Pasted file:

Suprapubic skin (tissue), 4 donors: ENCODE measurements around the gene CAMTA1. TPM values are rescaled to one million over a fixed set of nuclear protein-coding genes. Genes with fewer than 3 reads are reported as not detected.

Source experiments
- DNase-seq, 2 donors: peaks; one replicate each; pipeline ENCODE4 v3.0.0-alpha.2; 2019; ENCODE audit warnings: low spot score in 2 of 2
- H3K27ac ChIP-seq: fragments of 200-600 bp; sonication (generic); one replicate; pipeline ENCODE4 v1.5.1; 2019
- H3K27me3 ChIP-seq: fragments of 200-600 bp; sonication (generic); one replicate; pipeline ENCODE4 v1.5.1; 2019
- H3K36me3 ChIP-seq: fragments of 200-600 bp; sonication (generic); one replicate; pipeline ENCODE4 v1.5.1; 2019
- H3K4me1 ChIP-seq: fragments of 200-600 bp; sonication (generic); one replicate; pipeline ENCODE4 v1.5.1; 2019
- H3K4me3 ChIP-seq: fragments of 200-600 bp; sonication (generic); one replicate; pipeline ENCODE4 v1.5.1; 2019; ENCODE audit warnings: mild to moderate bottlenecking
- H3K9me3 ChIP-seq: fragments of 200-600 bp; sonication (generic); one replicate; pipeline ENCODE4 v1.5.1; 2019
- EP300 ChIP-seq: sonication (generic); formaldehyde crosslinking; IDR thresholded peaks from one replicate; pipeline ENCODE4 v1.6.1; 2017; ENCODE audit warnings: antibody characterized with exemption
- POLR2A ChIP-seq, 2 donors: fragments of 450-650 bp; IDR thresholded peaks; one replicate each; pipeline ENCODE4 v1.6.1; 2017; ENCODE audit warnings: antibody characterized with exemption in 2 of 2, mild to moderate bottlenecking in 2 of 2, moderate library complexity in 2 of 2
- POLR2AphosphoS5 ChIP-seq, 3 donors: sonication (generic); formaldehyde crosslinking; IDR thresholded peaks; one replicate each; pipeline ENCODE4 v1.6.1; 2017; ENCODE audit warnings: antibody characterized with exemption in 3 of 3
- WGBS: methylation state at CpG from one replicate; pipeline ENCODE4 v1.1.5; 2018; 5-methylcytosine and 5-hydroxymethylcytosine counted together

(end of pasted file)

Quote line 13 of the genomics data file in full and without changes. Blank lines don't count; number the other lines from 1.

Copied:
- WGBS: methylation state at CpG from one replicate; pipeline ENCODE4 v1.1.5; 2018; 5-methylcytosine and 5-hydroxymethylcytosine counted together